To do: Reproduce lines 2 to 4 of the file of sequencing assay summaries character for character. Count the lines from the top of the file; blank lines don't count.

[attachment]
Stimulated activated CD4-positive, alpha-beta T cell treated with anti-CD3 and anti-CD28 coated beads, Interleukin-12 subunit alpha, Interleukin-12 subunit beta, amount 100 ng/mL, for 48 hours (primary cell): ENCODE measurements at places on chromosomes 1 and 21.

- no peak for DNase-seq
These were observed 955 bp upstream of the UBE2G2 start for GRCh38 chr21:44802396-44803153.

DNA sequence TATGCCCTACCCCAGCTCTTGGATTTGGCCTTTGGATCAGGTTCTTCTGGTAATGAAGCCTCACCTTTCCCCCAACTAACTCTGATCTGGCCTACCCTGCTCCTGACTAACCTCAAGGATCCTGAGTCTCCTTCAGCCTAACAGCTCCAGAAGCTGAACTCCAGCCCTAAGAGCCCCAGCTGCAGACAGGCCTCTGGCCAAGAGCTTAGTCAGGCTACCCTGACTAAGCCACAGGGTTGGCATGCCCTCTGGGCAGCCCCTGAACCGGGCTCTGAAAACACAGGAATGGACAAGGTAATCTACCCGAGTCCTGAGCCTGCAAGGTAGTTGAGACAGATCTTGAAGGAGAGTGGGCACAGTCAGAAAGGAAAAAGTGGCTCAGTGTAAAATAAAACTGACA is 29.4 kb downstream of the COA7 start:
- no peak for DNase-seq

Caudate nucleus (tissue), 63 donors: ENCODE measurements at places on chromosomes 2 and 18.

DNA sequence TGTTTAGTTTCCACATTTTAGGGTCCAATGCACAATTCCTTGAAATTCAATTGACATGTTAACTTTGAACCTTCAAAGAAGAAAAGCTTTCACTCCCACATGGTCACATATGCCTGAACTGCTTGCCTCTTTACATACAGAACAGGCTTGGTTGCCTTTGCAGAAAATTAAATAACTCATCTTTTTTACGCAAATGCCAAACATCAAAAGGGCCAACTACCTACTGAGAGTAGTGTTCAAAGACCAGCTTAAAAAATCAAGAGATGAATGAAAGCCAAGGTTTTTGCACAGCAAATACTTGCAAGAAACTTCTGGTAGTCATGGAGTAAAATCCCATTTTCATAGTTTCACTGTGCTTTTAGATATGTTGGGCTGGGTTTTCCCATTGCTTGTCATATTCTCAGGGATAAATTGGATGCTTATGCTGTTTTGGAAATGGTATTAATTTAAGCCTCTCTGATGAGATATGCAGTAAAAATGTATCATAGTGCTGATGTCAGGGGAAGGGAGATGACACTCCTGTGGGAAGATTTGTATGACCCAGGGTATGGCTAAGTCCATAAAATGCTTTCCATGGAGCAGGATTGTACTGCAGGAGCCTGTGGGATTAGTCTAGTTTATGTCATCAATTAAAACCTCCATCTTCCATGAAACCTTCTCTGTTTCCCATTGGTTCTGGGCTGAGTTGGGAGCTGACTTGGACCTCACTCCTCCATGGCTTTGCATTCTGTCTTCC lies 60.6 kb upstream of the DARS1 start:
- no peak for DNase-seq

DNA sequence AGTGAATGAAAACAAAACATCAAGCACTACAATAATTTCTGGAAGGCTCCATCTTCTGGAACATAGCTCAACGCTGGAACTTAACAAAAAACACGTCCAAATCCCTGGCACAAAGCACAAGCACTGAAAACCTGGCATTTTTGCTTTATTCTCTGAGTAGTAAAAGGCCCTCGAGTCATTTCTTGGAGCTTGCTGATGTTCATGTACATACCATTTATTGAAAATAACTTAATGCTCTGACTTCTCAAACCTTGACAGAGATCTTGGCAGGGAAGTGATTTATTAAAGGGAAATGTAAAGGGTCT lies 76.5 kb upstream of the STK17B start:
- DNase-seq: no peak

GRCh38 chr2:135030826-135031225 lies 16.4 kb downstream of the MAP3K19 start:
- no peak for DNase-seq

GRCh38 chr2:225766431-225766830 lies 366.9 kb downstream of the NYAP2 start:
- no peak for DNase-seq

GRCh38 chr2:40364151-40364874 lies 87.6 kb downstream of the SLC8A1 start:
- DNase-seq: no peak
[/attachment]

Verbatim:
- no peak for DNase-seq
These were observed 955 bp upstream of the UBE2G2 start for GRCh38 chr21:44802396-44803153.

DNA sequence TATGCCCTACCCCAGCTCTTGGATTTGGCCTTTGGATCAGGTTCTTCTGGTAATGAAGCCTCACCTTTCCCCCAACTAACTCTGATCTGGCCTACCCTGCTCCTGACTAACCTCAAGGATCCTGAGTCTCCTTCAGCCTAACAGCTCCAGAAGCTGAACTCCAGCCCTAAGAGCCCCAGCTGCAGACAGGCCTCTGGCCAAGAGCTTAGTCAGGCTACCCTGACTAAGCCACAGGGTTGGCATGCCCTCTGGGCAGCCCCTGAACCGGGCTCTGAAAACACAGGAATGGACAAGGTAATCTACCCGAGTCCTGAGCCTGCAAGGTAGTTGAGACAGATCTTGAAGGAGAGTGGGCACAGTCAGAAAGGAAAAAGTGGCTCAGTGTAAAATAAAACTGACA is 29.4 kb downstream of the COA7 start: